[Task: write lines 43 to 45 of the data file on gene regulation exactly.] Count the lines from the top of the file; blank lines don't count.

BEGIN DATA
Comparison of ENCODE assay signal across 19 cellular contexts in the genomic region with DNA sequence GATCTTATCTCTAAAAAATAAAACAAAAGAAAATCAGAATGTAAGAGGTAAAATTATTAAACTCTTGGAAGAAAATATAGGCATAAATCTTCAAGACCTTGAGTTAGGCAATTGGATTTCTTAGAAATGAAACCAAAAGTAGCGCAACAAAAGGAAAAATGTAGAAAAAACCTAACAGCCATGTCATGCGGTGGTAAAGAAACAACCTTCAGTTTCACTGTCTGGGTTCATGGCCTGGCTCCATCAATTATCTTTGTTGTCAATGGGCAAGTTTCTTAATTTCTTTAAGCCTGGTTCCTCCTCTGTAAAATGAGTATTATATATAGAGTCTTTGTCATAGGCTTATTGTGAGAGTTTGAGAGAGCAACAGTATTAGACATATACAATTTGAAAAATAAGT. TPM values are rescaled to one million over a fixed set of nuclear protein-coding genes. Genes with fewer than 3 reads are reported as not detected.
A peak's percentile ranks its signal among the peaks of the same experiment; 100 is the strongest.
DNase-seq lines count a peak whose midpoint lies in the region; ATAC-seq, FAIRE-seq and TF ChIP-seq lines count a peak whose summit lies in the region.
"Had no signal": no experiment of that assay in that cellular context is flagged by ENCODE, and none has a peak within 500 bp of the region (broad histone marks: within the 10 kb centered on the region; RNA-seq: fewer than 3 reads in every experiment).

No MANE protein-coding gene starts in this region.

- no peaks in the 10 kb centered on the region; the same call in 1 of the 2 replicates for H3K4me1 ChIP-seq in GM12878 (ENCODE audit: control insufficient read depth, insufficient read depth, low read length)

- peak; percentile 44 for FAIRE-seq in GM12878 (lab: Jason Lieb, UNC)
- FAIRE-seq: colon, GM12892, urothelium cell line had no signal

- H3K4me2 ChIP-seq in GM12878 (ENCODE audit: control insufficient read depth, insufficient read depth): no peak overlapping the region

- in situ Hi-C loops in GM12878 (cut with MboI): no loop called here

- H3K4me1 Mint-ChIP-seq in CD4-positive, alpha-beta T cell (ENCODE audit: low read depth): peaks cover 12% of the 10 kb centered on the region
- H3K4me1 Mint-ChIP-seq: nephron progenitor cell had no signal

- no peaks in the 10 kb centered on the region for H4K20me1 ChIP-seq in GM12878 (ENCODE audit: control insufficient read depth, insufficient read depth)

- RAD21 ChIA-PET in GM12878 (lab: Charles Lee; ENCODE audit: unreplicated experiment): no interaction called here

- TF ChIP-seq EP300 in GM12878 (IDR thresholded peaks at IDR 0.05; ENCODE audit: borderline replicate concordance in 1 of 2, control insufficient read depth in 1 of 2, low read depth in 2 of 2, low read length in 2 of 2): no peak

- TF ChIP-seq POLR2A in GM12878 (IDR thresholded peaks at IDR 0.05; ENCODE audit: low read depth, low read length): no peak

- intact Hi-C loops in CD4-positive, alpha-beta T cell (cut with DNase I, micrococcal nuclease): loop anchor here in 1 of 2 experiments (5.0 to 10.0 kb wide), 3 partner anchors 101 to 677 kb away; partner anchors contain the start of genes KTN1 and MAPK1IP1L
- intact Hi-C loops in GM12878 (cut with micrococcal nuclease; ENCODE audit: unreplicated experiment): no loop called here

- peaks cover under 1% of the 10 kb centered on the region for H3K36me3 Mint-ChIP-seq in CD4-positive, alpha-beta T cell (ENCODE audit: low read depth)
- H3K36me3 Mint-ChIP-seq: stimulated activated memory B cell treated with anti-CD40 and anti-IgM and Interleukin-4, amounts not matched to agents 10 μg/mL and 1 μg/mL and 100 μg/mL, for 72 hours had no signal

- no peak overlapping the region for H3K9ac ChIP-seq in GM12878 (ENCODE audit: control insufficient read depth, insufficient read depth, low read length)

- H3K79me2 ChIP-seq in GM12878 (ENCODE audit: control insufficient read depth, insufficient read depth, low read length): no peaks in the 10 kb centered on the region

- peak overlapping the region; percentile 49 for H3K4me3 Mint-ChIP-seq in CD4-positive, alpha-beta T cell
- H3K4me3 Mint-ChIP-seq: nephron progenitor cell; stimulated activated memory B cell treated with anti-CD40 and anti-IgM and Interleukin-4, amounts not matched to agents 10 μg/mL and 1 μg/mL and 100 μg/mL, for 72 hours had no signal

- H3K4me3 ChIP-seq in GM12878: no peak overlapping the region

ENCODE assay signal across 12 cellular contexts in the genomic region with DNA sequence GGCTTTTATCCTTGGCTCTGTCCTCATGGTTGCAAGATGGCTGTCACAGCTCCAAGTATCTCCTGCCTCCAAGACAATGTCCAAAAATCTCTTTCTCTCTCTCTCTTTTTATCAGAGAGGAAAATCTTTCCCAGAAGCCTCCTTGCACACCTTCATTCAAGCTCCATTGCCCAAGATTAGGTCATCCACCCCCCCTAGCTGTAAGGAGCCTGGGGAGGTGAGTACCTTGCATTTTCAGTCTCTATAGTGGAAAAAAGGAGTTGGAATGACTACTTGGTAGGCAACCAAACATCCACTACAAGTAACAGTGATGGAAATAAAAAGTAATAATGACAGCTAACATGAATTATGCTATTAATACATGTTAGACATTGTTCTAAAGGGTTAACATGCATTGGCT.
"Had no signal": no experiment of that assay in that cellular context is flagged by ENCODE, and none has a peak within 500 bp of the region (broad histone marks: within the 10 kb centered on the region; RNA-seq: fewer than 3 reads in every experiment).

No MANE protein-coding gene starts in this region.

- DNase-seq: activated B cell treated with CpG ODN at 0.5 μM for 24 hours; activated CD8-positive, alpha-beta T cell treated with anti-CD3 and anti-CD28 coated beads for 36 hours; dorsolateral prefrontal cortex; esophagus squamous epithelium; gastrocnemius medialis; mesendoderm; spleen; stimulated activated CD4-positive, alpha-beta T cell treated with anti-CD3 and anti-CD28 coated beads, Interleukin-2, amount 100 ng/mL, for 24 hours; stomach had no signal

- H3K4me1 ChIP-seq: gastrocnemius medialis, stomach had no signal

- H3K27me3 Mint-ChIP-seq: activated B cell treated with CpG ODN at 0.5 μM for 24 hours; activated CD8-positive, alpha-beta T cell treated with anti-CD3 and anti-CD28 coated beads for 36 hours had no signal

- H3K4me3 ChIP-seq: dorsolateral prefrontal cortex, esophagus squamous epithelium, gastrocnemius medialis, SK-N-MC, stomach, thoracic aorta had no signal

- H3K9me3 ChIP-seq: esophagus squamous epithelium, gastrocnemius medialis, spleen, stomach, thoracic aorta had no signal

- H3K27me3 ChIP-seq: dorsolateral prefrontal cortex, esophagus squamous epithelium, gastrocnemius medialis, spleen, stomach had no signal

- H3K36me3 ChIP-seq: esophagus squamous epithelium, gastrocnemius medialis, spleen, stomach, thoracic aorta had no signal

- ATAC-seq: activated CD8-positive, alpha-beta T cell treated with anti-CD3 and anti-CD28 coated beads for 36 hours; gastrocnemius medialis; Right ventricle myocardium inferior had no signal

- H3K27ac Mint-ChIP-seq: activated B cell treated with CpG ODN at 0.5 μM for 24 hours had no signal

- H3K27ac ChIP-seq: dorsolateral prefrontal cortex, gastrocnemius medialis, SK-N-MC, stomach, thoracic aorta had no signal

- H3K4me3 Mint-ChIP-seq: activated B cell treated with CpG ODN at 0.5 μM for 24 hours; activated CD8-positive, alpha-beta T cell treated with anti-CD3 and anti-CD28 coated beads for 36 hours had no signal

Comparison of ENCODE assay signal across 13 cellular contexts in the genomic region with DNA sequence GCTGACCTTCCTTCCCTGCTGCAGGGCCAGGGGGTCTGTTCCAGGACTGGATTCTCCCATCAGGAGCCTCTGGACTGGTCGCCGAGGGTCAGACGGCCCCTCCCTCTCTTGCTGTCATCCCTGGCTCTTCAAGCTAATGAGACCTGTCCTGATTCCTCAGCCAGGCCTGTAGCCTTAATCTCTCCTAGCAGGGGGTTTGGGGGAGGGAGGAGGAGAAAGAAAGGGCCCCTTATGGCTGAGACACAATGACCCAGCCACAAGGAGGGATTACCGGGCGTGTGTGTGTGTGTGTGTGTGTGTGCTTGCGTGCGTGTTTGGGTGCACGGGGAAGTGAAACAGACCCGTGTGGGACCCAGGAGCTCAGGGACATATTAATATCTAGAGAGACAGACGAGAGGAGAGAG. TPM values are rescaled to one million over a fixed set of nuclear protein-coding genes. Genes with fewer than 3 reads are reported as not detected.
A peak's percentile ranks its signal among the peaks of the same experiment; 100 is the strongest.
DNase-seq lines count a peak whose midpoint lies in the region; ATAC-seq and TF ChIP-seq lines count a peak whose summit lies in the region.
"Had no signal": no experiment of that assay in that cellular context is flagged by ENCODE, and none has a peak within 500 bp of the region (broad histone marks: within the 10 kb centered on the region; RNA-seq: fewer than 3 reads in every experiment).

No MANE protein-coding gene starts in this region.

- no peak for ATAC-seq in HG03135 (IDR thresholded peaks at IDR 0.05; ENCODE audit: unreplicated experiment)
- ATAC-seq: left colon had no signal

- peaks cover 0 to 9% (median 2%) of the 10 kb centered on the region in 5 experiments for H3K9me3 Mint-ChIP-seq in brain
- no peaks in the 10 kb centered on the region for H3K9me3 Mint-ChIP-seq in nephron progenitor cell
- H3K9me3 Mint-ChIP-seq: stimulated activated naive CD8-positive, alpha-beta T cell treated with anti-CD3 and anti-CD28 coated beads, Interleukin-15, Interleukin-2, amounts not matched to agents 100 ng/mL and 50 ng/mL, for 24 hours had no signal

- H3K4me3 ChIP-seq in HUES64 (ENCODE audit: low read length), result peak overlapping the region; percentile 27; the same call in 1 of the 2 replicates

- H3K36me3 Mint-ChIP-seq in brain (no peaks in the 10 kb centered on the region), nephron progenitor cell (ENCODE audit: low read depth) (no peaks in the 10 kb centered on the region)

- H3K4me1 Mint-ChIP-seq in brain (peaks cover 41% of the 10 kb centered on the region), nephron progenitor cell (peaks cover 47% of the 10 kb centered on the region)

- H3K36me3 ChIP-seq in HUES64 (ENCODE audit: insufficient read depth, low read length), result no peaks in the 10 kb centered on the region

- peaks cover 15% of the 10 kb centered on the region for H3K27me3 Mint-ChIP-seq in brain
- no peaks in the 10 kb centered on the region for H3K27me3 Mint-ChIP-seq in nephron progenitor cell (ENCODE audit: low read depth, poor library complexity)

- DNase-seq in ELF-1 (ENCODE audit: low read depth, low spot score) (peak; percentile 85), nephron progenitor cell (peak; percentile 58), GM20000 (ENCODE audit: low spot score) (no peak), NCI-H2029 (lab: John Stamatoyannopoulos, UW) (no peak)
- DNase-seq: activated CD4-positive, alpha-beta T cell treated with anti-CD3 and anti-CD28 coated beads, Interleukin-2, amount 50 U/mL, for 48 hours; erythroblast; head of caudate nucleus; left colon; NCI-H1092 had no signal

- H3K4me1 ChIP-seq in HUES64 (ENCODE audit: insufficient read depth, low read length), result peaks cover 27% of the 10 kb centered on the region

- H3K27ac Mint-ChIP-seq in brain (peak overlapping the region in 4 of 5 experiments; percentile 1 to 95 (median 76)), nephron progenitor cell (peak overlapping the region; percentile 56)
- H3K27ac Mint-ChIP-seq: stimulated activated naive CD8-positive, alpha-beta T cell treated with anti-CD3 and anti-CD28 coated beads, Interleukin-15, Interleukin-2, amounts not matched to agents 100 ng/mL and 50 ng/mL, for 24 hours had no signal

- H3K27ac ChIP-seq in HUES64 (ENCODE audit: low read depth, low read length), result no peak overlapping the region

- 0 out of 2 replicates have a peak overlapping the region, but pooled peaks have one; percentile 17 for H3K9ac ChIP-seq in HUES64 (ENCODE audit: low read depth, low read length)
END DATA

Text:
"Had no signal": no experiment of that assay in that cellular context is flagged by ENCODE, and none has a peak within 500 bp of the region (broad histone marks: within the 10 kb centered on the region; RNA-seq: fewer than 3 reads in every experiment).

No MANE protein-coding gene starts in this region.

- no peak for ATAC-seq in HG03135 (IDR thresholded peaks at IDR 0.05; ENCODE audit: unreplicated experiment)